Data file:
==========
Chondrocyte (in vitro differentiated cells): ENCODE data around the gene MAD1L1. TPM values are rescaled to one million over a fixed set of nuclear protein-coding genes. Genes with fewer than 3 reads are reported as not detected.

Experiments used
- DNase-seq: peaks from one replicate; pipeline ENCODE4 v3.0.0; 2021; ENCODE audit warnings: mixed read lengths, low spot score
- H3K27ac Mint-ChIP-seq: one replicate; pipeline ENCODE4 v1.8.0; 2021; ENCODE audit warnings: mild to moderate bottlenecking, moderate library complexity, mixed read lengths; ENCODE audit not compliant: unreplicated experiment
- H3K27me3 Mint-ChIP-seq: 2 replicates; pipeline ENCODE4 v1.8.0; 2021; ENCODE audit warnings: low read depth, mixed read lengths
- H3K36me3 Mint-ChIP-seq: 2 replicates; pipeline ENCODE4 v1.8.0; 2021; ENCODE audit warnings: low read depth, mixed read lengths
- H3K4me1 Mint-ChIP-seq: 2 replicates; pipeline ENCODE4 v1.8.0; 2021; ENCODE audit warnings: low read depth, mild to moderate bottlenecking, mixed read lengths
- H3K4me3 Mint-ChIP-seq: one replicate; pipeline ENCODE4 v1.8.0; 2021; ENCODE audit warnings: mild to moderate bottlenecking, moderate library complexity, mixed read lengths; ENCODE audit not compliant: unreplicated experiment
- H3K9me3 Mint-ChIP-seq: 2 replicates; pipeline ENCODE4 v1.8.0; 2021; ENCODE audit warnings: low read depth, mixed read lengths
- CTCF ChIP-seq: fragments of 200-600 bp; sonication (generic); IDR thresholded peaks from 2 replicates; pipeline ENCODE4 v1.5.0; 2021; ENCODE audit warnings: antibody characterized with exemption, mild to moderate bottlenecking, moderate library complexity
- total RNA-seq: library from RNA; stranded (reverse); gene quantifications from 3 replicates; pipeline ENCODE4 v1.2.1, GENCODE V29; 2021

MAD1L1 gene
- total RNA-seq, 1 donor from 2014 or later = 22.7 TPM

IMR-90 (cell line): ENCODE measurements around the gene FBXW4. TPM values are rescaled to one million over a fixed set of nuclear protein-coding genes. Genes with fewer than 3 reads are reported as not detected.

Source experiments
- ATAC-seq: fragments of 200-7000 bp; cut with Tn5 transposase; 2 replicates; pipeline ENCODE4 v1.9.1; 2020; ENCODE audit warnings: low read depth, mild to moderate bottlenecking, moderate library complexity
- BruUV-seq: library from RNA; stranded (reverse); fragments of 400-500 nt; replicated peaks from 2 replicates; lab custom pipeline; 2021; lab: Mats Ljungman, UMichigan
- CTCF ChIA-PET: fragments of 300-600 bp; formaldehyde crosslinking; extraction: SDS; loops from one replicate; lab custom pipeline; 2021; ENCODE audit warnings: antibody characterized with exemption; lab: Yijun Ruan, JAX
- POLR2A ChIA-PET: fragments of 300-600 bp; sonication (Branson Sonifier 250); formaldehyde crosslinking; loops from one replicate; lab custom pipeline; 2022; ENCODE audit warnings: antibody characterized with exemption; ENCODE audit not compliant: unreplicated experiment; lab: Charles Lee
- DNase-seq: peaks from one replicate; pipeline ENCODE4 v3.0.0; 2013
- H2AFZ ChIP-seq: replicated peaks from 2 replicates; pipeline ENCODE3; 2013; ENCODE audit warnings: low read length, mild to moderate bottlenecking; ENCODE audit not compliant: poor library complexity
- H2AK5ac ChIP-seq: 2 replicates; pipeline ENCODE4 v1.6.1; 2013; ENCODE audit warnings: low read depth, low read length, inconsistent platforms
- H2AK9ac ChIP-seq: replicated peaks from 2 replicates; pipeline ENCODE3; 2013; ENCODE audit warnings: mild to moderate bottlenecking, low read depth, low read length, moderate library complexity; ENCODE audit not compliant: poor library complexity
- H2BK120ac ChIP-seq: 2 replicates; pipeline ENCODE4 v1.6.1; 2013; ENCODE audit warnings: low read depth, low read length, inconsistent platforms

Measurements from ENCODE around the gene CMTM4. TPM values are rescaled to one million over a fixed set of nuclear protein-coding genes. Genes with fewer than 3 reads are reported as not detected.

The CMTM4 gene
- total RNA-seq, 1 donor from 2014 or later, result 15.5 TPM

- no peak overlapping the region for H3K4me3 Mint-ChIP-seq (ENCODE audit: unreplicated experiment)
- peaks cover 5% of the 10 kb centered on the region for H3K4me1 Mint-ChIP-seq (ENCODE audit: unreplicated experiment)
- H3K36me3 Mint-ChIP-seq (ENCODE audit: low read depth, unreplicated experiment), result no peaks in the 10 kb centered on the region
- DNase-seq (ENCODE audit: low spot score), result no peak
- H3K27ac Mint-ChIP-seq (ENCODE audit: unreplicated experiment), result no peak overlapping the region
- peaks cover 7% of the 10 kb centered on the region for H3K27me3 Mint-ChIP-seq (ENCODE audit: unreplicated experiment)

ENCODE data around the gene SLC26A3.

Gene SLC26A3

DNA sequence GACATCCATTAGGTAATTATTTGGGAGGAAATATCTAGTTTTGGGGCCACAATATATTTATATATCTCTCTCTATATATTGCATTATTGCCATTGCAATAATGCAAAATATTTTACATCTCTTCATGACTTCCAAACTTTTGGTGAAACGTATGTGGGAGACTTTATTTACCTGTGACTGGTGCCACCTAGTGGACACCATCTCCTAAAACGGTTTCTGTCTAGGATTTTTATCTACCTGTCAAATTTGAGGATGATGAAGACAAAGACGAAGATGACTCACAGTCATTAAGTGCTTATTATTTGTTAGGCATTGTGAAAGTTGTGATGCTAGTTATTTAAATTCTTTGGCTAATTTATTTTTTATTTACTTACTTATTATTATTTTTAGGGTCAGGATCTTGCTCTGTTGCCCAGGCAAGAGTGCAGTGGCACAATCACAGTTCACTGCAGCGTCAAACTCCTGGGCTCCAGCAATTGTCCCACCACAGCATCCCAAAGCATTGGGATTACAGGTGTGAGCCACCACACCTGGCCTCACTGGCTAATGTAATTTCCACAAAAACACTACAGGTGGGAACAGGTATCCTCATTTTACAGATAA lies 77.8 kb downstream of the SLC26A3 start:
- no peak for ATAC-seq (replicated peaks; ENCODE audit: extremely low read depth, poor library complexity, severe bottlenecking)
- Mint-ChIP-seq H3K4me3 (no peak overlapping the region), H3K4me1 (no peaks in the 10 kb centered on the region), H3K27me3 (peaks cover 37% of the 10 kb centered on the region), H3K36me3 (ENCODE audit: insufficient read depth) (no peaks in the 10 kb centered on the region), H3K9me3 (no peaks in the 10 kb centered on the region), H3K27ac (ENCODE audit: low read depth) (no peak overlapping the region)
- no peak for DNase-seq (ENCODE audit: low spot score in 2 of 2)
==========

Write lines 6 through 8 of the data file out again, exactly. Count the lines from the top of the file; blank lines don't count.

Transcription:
- H3K36me3 Mint-ChIP-seq: 2 replicates; pipeline ENCODE4 v1.8.0; 2021; ENCODE audit warnings: low read depth, mixed read lengths
- H3K4me1 Mint-ChIP-seq: 2 replicates; pipeline ENCODE4 v1.8.0; 2021; ENCODE audit warnings: low read depth, mild to moderate bottlenecking, mixed read lengths
- H3K4me3 Mint-ChIP-seq: one replicate; pipeline ENCODE4 v1.8.0; 2021; ENCODE audit warnings: mild to moderate bottlenecking, moderate library complexity, mixed read lengths; ENCODE audit not compliant: unreplicated experiment